The Longest Day appears in an aspect ratio of approximately 2.35:1 on this single-sided, double-layered DVD; the image has been enhanced for 16X9 televisions. Although it made a comeback toward the film’s conclusion, most of the time Yard offered a surprisingly muddy transfer.
Edge enhancement created the majority of the concerns. Haloes popped up around objects with moderate frequency, and these led to some fuzziness. Sharpness ranged from pretty solid to mildly indistinct throughout the film, though it usually remained acceptably well-defined. I saw no issues with jagged edges or shimmering, and other than one or two specks, source flaws were absent.
To match the desolate Texas location of the prison, the palette usually tended toward desaturated tones. Matters got a bit brighter during the climactic football game, but even then, I thought the colors were subdued and somewhat flat. Still, the DVD seemed to replicate the production design faithfully, despite a few scenes that looked a bit messy. Blacks were acceptably dense and tight, but a few low-light shots presented greater opacity than I’d like.
As I watched the movie, I figured I’d give it a “C+” because of the problems mentioned above. However, the football game worked well enough to boost my grade to a “B-“. Granted, it took place in daylight, a setting that usually looks good on film. Nonetheless, those scenes worked well and gave the transfer a kick that it lacked during most of the preceding moments.
On the other hand, the Dolby Digital 5.1 soundtrack of The Longest Yard provided consistently satisfying. Between the football scenes and the prevalence of rock/rap music, the audio got a lot of opportunities to blast us, and it took advantage of them. The soundfield was nicely broad and well-developed. In the front, the mix placed elements in the appropriate spots and meshed them smoothly. The surrounds added a lot of punch to the track. They actively boosted the music and also contributed many crunches and hits during the football scenes. Make no mistake: this wasn’t a standard “comedy mix”, as the audio came to life well.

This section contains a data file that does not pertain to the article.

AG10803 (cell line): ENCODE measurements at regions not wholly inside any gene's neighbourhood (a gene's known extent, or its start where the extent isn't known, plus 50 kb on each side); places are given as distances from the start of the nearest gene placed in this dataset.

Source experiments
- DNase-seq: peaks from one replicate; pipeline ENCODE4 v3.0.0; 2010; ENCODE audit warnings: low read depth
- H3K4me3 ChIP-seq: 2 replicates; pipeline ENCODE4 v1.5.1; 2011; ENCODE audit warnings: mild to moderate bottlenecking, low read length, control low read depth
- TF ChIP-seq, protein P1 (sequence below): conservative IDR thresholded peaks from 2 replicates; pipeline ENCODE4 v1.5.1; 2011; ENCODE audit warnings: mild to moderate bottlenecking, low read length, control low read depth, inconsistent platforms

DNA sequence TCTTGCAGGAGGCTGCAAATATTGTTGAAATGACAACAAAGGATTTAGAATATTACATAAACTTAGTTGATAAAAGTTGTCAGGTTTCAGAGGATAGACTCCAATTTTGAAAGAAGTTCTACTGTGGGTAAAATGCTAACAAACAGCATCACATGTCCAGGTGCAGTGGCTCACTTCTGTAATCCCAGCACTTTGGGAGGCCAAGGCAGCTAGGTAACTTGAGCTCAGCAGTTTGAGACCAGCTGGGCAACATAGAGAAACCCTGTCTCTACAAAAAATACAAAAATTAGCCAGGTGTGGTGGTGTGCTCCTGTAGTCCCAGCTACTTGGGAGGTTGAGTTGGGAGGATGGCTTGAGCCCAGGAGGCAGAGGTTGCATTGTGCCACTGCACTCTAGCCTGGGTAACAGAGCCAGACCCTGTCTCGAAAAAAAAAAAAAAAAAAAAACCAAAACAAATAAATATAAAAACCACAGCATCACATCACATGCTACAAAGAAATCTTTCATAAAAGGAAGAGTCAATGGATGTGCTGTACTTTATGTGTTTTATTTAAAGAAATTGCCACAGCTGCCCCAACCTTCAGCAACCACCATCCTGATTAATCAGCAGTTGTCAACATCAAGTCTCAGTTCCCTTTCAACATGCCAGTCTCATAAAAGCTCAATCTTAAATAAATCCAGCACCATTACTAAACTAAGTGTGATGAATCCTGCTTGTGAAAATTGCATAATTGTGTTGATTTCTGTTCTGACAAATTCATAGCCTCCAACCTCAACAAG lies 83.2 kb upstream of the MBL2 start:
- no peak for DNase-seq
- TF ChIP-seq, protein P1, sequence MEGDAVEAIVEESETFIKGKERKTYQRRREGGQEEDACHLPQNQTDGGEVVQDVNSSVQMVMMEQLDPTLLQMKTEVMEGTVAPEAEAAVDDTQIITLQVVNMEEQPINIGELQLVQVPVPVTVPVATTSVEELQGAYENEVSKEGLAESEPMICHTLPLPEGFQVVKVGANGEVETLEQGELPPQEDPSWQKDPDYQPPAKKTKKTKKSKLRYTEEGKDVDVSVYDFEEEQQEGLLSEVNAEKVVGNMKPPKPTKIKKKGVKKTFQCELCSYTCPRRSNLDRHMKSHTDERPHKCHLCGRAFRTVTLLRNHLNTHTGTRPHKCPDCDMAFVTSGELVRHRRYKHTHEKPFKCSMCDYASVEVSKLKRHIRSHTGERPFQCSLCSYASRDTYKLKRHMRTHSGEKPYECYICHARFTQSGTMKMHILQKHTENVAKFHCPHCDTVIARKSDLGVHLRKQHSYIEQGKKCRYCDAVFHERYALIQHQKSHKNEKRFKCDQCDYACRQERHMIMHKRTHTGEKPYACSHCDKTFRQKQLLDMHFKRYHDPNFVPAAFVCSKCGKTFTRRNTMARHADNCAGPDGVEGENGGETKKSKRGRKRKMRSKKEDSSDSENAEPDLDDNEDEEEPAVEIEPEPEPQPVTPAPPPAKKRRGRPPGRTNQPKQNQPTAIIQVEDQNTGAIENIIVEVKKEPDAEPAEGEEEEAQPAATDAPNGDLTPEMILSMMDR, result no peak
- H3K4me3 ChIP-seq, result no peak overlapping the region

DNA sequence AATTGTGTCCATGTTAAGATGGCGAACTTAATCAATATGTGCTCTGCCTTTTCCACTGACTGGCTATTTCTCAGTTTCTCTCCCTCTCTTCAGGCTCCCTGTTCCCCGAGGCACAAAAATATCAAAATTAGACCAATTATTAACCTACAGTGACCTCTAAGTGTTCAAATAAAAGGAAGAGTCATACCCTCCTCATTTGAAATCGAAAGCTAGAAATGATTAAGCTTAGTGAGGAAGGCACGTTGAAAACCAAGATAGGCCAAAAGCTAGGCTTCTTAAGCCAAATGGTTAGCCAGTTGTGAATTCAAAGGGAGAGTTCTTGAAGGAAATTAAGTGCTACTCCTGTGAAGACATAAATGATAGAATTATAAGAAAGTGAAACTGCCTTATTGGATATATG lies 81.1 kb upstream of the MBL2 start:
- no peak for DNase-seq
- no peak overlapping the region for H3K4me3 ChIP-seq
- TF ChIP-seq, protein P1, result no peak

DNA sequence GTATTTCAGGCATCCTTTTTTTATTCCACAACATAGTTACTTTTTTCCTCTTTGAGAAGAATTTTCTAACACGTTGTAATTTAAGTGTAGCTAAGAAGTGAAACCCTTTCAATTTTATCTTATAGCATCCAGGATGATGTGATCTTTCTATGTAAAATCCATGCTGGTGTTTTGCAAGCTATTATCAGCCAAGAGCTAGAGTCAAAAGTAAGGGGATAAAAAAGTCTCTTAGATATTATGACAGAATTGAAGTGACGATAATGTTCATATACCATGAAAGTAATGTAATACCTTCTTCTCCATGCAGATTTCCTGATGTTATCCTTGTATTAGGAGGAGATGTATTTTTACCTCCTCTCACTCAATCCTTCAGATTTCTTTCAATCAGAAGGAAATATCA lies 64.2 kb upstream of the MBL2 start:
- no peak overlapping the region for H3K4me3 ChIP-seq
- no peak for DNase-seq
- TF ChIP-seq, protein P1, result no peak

Strong audio quality made the soundfield work even better. Speech was consistently natural and crisp, as I noticed no edginess or issues with intelligibility. Music boasted clean highs and deep lows, especially during the many rap songs; those pumped out the bass from the subwoofer. Effects also demonstrated solid clarity and definition. Once again, the football bits packed the greatest impact, as the low-end made them forceful. Although it lacked the great breadth I’d require of an “A”-level soundtrack, this mix certainly stood out as very good.
When we check out the extras of Yard, we start with some featurettes. First Down and 25 to Life runs 20 minutes and 55 seconds as it presents a standard mix of movie shots, behind the scenes bits, and interviews. We hear from director Peter Segal, production designer Perry Blake, 1st assistant director John Hockridge, executive producer Michael Ewing, QB coach Sean Salisbury, costume designer Ellen Lutter, and actors Adam Sandler, Nelly, Michael Irvin, Terry Crews, Chris Berman, Brian Bosworth, Chris Rock, Bill Romanowski, Steve Austin, William Fichtner, Kevin Nash, Bill Goldberg, and Burt Reynolds.